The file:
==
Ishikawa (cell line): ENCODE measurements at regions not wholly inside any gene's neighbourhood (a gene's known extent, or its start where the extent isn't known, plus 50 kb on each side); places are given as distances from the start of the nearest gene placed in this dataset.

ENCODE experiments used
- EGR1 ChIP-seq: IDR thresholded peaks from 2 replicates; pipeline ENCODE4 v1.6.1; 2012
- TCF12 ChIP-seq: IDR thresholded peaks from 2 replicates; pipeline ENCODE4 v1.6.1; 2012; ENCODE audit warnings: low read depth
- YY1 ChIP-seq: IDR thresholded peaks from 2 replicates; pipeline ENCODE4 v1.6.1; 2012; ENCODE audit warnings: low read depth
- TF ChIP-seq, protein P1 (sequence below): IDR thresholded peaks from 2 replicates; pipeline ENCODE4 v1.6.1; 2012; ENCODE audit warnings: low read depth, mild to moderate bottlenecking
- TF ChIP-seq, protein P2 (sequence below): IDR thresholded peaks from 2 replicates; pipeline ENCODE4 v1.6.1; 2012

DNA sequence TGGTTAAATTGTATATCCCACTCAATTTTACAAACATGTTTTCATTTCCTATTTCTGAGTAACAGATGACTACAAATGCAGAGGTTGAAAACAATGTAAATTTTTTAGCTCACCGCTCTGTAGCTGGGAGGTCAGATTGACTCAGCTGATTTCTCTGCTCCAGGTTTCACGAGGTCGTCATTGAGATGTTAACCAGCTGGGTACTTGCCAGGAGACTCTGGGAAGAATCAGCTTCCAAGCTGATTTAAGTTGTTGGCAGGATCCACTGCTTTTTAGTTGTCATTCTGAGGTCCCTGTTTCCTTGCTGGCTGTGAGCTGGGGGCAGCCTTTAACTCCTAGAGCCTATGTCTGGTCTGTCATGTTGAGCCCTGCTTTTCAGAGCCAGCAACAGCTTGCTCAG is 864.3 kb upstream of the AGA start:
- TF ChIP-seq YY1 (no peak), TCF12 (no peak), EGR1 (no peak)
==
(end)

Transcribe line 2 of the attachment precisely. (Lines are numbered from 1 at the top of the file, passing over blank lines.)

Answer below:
ENCODE experiments used